If the doctor is unable to use tPA, blood thinners can be administered to help keep platelets from clumping together in your veins and arteries.
The two main types of blood thinners used:
Other antiplatelets used to treat stroke include: Ticlopodine, Clopidogrel and Dipyridamole.
If tPA proves unsuccessful and/or in the event of acute ischemic stroke (e.g., plaque buildup from carotid artery disease) a medical procedure may be recommended.
- Carotid endarterectomy (CEA): Surgical removal of fatty plaque in the carotid artery.
- Carotid artery stenting (CAS): Minimally invasive placement of a stent in the artery using catheters to prevent narrowing.
- Angioplasty: A thin tube with a small attached balloon is threaded through a blood vessel (from arm or groin) to the blocked site. The balloon is then inflated, widening the artery and pushing the plaque to the sides of the wall.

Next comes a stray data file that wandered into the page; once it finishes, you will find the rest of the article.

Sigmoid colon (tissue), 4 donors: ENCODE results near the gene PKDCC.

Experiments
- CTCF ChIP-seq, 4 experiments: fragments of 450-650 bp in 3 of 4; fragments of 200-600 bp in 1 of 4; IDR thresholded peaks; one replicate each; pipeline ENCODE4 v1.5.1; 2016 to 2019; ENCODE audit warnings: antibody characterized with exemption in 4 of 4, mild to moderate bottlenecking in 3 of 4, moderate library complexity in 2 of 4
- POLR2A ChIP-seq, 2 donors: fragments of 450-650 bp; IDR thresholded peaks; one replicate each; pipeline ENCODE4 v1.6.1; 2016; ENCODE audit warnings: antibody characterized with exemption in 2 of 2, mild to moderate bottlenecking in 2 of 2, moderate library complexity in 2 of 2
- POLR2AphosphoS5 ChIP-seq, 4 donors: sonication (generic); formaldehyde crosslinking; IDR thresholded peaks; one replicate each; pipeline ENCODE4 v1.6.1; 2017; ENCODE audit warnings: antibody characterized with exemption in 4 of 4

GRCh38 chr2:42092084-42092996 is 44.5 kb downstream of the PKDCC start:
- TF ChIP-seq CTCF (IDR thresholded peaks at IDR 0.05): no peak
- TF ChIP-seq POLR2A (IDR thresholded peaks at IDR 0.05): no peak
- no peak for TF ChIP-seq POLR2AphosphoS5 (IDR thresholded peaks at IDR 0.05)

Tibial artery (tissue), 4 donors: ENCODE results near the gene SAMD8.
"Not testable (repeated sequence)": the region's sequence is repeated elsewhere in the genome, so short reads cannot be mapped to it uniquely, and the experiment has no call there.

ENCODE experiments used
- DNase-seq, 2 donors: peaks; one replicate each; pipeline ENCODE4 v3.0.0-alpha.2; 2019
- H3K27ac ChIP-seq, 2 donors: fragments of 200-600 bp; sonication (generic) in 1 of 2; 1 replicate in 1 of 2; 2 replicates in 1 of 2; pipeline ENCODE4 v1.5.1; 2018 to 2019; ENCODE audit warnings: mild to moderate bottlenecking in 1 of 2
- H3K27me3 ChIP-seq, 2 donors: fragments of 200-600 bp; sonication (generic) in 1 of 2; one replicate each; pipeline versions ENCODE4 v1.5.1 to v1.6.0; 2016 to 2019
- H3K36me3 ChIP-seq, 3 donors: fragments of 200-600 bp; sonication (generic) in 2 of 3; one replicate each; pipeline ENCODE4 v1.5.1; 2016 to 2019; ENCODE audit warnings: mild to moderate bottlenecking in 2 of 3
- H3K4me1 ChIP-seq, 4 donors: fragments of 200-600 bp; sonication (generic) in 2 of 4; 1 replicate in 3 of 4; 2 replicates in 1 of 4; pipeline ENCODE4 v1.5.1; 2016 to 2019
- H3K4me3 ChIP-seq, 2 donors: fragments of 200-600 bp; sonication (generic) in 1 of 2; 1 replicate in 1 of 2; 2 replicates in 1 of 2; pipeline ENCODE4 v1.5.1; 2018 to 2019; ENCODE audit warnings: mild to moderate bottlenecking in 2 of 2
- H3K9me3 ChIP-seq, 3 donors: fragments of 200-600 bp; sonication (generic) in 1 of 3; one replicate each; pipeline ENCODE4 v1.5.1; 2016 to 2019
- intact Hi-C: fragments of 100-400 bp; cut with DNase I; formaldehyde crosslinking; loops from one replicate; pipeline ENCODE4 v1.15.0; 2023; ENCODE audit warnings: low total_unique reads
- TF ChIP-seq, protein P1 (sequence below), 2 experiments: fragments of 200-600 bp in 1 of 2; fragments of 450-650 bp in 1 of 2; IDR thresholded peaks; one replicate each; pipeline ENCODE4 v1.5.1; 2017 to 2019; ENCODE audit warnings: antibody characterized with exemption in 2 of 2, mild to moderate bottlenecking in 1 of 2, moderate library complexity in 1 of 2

- Mechanical Thrombectomy: Our neurovascular surgeons use leading-edge retrieval devices (e.g., Solitaire) to remove blood clots. This therapeutic procedure has proved to be highly successful in treating embolic stroke.
Preventing Another Stroke
- Once you’ve had a stroke, the chance of having another one increases.
- One in every four strokes in the U.S. is recurrent. Recurrent strokes account for nearly 185,000 strokes in the U.S. every year.
- 80 percent of all strokes can be prevented with lifestyle modifications and by properly managing medical conditions that increase risk.
- Eating a healthy diet that’s low in saturated and trans fats and cholesterol
- Smoking cessation
- Increasing physical activity
- Limiting alcohol use
Condition Risk Factors